Those figures are from 2014 and therefore exclude the 2016 LN-OJF fatal crash, bringing the total fatalities to 51. So we now have the six most recent accidents all involving Super Puma variants and four of those accidents were caused by problems with the gearbox, the other two being concluded as crew error.

For a type that makes up 60% of the fleet it seems to be suffering a disproportionate 100% of the accidents, certainly the fatal ones. That is not irrational. It is a statement of fact.

The argument that the SP range is ‘tried and tested’, that we ‘know more about it’ than other makes/models falls flat because it has not translated into lower accident statistics. 60% presence is just 3 out of 5, not 5/5 (or 6/6).
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Old 6th Dec 2016, 20:30
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Face it folks....the 225 is like that proverbial Parrot that Mr. Cleese and Company were on about. It is not napping, taking a Kip, ....it is as they said about the Parrot....it is DEAD!

Rather than admit they had a problem....the Maker refused to stare reality square in the Face on the problem and did themselves in by doing so.

Even if they do manage to cobble together a "perfect" Transmission....no one is going to ride in the thing.....as they have an Albatross around their neck and not a Parrot on a Perch.

One Man's Opinion here.
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Old 6th Dec 2016, 20:37
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Statoil made an announcement that the 225 is through with them, Reuters released it earlier today. Tango123's link makes it look to me like there is no going back on that particular relationship. Interesting quotes form that article:
Airbus Group has expressed frustration at the local bans.
Really? The ban is a reflection of the frustration with your support of the aircraft.
In October Airbus Group's finance director Harald Wilhelm suggested Britain's decision to keep the aircraft grounded was related to the country's decision to leave the European Union.
Yeah, blame it on Brexit. Clever gambit. Pawn to Queen 4.
Britain's Civil Aviation Authority responded, saying that the decision was purely related to safety.
Check and mate.
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Old 6th Dec 2016, 21:23
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Face it folks....the 225 is like that proverbial Parrot that Mr. Cleese and Company were on about. It is not napping, taking a Kip, ....it is as they said about the Parrot....it is DEAD!
Airbus Helicopters reputation is in tatters in my opinion. It's not just customers and passengers who have lost confidence.
Why are the military still placing orders?
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Old 6th Dec 2016, 21:25
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The military may have a different risk assessment matrix than the off shore oil business. From some of the PPRuNe 225 threads it seems that they have a shorter removal/overhaul cycle than the for profit personnel transport business.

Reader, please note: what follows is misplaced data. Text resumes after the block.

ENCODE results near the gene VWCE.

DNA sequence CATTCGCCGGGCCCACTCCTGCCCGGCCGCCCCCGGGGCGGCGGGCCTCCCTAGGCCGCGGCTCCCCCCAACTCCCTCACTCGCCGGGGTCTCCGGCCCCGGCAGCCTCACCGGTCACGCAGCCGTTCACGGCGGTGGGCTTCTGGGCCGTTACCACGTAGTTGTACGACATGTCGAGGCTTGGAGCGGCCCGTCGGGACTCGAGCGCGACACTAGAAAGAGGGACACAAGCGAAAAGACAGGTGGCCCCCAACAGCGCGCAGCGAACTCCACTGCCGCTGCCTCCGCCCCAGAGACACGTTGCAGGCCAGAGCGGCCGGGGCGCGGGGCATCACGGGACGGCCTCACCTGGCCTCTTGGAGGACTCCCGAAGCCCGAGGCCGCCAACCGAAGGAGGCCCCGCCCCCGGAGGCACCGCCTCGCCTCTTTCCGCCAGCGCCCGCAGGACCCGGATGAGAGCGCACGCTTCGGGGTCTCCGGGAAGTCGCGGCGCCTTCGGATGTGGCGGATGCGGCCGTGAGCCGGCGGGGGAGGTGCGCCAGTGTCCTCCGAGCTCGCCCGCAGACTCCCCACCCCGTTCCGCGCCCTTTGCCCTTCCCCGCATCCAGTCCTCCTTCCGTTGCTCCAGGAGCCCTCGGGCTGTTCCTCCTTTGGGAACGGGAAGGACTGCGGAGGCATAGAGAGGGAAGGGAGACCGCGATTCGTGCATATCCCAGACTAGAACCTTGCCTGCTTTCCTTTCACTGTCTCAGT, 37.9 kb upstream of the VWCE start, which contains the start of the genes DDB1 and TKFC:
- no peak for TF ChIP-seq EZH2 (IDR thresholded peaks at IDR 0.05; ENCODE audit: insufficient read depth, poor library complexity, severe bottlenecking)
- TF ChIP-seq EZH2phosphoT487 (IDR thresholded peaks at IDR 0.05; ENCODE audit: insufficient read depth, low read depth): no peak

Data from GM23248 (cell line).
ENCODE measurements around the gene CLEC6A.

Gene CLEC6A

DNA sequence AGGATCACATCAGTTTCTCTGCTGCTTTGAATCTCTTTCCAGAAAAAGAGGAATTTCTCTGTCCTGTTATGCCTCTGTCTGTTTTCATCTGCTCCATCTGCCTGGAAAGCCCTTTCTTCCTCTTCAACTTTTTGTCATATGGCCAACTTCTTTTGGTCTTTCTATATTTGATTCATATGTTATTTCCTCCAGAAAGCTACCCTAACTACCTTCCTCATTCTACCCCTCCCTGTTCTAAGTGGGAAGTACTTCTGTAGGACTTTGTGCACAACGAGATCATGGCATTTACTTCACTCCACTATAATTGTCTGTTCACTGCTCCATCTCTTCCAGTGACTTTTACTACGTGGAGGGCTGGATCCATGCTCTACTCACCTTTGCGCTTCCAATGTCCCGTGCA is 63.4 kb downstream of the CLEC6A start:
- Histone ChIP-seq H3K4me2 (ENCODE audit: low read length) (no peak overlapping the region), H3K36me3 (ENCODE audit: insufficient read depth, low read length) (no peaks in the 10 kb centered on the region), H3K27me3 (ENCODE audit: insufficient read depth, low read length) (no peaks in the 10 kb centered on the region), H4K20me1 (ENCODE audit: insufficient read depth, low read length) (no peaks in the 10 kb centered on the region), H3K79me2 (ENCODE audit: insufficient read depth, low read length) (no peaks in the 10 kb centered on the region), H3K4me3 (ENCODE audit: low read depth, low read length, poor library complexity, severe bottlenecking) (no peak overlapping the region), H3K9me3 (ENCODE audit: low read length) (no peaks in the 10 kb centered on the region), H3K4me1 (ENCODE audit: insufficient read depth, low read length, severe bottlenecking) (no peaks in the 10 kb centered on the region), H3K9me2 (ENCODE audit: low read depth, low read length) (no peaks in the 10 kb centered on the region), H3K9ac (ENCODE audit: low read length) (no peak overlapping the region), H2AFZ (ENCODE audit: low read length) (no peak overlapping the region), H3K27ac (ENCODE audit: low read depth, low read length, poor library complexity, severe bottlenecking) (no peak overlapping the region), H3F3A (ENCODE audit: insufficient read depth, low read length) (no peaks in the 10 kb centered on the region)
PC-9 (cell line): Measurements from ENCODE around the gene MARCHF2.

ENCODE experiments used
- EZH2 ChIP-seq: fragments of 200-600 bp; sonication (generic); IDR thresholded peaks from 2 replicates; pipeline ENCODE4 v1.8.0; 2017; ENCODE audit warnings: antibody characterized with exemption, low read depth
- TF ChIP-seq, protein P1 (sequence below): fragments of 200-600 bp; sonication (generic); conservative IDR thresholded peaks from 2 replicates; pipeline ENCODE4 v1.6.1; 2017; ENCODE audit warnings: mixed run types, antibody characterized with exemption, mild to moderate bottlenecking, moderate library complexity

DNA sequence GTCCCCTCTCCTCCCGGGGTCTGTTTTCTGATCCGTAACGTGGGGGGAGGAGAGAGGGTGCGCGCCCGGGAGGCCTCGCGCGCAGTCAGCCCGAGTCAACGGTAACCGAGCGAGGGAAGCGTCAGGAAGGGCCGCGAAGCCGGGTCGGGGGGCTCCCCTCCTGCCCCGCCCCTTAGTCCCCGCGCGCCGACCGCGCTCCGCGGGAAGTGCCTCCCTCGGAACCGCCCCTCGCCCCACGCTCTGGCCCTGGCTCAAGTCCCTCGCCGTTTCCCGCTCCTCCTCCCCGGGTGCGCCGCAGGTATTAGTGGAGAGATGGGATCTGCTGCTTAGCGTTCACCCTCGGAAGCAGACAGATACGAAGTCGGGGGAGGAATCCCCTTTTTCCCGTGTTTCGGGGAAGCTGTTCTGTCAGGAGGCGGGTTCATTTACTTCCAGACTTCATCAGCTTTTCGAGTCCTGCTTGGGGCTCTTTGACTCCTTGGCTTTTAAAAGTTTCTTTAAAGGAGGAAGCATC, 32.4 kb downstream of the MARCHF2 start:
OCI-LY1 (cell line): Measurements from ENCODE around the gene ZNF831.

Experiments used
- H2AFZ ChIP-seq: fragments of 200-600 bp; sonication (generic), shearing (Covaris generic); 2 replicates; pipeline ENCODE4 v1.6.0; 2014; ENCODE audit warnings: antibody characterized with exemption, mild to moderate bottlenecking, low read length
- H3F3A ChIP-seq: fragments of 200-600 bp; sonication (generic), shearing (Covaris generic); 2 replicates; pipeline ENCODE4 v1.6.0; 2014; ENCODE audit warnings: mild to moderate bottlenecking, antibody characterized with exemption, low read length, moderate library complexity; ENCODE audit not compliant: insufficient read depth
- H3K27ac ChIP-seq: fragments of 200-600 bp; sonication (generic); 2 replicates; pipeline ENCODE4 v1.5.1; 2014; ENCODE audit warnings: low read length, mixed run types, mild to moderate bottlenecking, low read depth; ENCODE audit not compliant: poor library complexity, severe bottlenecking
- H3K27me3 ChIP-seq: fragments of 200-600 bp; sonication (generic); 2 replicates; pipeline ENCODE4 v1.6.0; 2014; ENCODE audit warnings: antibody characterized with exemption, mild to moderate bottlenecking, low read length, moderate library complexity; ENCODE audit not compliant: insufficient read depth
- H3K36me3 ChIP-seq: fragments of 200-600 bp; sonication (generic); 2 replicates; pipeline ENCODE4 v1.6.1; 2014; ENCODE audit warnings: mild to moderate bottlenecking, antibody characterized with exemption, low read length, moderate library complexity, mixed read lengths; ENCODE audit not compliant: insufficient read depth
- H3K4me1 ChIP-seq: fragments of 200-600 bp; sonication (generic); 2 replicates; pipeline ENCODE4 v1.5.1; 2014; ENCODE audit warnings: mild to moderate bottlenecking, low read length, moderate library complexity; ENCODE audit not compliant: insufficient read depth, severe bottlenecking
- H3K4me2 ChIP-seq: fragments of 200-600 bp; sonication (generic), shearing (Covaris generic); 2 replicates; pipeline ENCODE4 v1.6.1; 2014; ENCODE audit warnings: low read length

That's a guess, though, not something written on a stone tablet.
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Old 6th Dec 2016, 22:54
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Originally Posted by HeliComparator View Post
IMO the 225 is a great helicopter apart from its single fatal accident.
You seem to be very quick to forget two other recent EC225 accidents where the MGB main shaft sheared in two. Thankfully they didn't end up with fatalities.
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Old 6th Dec 2016, 23:31
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Sasless,

Make that two men's opinions.

NEO
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Old 7th Dec 2016, 02:21
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Originally Posted by Concentric View Post
Jimf671,

From the same parliamentary report:

“21. Since 2002, the UK offshore oil and gas industry has suffered 38 fatalities. The five most recent accidents (since 2009) have all involved Super Puma variants and three of those accidents were caused by problems with the gearbox”. ... ...

Same principle for the MRGB. It is fundamental and critical to every helicopter so why would it not have a prime position in the accident record.

Most major medium/large types with substantial service have had a hundred or two accidents and several hundred fatalities. The S-92 and EC225 are well on the way to setting a completely new standard in safety. If we all ignore the numbers and go in a spin like an offended millennial at every significant event then the industry will be permanently in chaos
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Old 7th Dec 2016, 03:40
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Some good debate and clearly 2 sides of which i am with SASless and Neo so make that 3 mens opinion.

HeliC couldn't agree more all humans behave irrationally and the offshore bear is no different. The manf telling us that one type of bearing is safe after all their previous statements and misinformation doesn't cut it any longer and sadly they will not be trusted by the people who make the decisions as to which helicopters are used offshore.

Jimf671
The offshore logistics industry isn't in chaos and we seem to be coping quite well without the 225

GNOW to answer your question in simple terms ...wheel them out, polish the windshields and feel free to do your check rides etc but your going to be very lonely sitting up front perhaps doing the odd freight run when someone offers a cheap deal to get you airborne.

BG
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Old 7th Dec 2016, 03:47
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Originally Posted by bladegrabber View Post
... ... ...
Jimf671
The offshore logistics industry isn't in chaos and we seem to be coping quite well without the 225.
... ... ...

Of course. But then, this is just the closing paragraph of Chapter One.